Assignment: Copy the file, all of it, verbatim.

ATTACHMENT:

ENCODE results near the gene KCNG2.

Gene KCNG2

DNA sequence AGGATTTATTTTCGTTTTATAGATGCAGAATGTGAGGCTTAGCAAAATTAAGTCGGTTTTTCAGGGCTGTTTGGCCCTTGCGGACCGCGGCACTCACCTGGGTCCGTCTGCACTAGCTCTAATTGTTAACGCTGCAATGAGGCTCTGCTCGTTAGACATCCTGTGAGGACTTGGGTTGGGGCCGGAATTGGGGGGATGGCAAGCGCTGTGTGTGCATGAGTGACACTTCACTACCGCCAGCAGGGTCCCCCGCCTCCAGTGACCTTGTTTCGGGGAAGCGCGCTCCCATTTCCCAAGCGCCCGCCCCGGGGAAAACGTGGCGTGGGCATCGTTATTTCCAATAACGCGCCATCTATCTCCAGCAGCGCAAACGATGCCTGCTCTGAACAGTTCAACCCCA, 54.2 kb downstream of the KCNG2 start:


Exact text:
ENCODE results near the gene KCNG2.

Gene KCNG2

DNA sequence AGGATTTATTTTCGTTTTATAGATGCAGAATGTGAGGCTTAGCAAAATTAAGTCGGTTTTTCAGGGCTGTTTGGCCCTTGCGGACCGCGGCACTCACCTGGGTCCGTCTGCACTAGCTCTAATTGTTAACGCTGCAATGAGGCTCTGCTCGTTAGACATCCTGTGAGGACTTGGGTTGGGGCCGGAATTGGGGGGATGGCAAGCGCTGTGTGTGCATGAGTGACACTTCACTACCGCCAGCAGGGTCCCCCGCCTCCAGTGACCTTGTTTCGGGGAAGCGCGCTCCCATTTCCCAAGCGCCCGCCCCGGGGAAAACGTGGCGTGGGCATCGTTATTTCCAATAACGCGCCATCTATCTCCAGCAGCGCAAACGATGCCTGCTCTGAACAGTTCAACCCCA, 54.2 kb downstream of the KCNG2 start: